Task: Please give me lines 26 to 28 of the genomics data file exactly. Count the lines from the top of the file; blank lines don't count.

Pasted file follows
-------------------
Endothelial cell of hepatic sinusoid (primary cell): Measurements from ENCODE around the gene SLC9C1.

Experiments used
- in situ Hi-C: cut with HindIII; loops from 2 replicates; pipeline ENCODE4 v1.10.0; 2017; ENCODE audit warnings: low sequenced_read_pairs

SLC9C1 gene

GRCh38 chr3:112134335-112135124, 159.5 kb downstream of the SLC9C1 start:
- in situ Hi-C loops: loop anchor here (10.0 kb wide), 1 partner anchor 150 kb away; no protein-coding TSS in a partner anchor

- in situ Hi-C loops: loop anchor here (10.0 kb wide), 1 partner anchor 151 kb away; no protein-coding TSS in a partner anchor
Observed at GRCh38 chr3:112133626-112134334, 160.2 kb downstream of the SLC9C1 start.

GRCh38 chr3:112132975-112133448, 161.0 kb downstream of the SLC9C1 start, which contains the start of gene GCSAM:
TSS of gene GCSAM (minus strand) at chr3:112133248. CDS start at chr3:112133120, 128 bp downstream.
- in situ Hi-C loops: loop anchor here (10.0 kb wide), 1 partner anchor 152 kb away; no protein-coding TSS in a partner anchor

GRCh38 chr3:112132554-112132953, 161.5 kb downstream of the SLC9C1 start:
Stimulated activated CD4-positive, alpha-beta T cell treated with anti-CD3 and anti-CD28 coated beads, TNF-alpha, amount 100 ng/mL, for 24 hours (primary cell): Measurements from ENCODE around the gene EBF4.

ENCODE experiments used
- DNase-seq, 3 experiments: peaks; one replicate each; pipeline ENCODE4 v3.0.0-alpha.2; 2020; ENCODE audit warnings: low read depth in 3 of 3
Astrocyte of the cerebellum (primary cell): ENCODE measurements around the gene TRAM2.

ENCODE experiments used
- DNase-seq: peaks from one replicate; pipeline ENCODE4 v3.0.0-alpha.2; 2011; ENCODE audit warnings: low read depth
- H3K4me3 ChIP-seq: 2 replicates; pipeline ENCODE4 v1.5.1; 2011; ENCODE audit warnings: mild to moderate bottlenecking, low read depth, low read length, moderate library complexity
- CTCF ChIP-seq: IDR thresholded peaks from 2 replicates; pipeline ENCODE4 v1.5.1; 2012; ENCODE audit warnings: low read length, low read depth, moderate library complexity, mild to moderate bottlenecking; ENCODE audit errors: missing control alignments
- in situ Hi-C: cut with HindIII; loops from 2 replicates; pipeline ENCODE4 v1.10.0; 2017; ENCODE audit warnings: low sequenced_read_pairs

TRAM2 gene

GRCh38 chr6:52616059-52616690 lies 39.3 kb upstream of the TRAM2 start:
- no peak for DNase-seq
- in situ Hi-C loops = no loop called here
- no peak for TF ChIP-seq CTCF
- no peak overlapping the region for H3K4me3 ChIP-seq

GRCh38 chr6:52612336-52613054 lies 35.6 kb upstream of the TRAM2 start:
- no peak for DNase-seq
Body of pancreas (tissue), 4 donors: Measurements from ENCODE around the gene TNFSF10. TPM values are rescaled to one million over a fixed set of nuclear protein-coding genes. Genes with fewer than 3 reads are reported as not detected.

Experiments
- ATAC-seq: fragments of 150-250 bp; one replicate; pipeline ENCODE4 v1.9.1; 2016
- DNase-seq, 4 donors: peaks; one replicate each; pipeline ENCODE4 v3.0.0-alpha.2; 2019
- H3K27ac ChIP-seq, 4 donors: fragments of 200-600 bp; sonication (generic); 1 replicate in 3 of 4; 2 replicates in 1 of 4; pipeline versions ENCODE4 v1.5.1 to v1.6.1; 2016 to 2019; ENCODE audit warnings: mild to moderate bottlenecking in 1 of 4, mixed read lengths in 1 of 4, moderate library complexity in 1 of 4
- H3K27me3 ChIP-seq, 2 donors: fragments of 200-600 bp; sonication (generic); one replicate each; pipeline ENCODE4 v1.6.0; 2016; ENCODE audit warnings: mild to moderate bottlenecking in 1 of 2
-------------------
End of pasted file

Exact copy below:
- no peak for TF ChIP-seq CTCF
- no peak overlapping the region for H3K4me3 ChIP-seq

GRCh38 chr6:52612336-52613054 lies 35.6 kb upstream of the TRAM2 start: